What We Don’t Know
All this set the stage for Altman’s sudden ouster and comeback. But not every detail is in stone yet, and more of the story is likely to unfold in the days ahead.
Let’s lay some of that out.
The current agreement looks durable, but given recent history…
The wording used to describe Altman’s return as CEO isn’t ironclad. The phrase “agreement in principle” means it could yet unravel. But though the details are still being hammered out, given intense pressure from investors and employees, it appears very likely the path of least resistance will be to keep the team together and move on.
The board’s reasons for acting have not been confirmed in detail.
There’s been plenty of speculation and commentary from sources about why the board chose to fire Altman.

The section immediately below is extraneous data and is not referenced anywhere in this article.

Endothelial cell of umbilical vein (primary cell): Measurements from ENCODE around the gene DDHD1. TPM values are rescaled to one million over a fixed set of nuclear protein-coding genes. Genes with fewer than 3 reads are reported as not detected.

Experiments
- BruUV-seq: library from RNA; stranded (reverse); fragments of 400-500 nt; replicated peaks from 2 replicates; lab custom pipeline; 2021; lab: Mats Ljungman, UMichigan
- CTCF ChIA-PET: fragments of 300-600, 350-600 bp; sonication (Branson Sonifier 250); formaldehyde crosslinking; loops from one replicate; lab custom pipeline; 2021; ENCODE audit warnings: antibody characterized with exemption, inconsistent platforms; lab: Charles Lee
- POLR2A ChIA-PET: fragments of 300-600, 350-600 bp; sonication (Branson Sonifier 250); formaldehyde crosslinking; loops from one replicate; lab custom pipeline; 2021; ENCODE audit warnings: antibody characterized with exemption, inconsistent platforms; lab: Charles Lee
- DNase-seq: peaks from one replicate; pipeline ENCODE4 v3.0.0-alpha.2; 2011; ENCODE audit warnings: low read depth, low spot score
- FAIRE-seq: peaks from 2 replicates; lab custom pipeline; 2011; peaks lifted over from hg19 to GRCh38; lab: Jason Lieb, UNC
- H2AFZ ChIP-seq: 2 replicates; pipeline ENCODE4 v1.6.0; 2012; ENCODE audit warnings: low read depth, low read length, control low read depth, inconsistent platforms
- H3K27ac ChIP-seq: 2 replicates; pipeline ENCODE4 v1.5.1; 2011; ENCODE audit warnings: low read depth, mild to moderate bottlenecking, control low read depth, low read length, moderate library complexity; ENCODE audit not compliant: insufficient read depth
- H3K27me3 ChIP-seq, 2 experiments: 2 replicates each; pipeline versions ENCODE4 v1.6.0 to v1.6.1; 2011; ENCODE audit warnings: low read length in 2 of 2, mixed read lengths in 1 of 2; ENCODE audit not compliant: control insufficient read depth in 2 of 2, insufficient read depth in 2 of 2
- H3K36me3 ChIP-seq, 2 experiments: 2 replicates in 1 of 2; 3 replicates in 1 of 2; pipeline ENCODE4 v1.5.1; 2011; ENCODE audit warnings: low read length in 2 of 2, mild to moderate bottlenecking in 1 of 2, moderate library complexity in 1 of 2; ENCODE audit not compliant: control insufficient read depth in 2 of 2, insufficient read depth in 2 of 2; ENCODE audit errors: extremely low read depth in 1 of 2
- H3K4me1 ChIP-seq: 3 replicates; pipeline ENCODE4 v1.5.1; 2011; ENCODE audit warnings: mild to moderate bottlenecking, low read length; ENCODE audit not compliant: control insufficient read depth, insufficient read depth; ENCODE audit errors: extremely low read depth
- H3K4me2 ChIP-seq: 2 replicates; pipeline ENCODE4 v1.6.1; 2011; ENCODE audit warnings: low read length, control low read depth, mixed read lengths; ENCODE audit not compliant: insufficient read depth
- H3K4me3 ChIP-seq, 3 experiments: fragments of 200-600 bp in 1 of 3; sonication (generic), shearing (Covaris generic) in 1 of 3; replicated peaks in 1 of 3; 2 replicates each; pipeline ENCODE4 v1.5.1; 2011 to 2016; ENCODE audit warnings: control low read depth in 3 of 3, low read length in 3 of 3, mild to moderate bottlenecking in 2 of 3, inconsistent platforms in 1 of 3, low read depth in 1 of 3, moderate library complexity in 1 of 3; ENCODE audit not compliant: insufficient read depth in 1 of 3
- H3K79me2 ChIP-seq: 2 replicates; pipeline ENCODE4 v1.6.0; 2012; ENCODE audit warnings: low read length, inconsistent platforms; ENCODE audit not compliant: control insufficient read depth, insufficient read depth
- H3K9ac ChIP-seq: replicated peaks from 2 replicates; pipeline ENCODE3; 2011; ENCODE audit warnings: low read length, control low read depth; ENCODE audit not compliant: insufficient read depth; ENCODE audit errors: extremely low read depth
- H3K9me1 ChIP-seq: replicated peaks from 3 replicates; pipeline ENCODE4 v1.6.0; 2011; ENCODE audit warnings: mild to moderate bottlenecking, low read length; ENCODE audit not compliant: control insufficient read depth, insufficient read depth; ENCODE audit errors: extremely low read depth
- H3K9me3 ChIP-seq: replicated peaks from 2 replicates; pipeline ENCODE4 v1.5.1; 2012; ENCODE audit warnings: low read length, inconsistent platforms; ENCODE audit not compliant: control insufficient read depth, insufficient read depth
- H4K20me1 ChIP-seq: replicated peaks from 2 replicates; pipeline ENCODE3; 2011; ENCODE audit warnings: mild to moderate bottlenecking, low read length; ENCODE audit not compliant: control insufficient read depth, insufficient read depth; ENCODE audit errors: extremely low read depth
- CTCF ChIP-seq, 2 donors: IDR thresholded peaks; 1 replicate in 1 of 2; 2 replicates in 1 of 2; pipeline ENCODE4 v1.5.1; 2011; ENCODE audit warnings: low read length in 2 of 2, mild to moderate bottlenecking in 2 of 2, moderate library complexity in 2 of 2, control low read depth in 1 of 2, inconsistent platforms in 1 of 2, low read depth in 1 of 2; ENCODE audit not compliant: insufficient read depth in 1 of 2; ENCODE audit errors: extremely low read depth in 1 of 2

One explanation is the growing tension between the board’s mission to keep AI safe and the company’s commercial activity and pace of development boiled over. Sutskever and fellow board members Toner, McCauley, and D’Angelo were focused on minimizing AI risk, a crucial part of the non-profit’s mandate. They believe AI must be developed with the utmost care lest it cause irreparable damage to society at large. The heavy push to move fast and sell products is at odds with this view. It’s a schism that extends beyond OpenAI to the tech community more generally.
Reports also suggest Altman’s other activities in the area—like an AI chipmaking project and his rumored talks with Jonny Ive about an AI device—or recent breakthroughs that haven’t yet been announced may have contributed to the decision as well. But utimately, we don’t know, and so far, official details have yet to be shared by those involved.
How the company will be organized in the future is TBD.
The company called the new roster of board members “initial,” suggesting it could grow. If OpenAI’s organizational structure brought on the chaos, it’s reasonable to expect investors will demand change. After watching the company nearly evaporate, an expanded board may offer seats to those with financial stakes in the company, and its structure may be reworked. But again, the details have yet to be ironed out. For now, it remains an open question.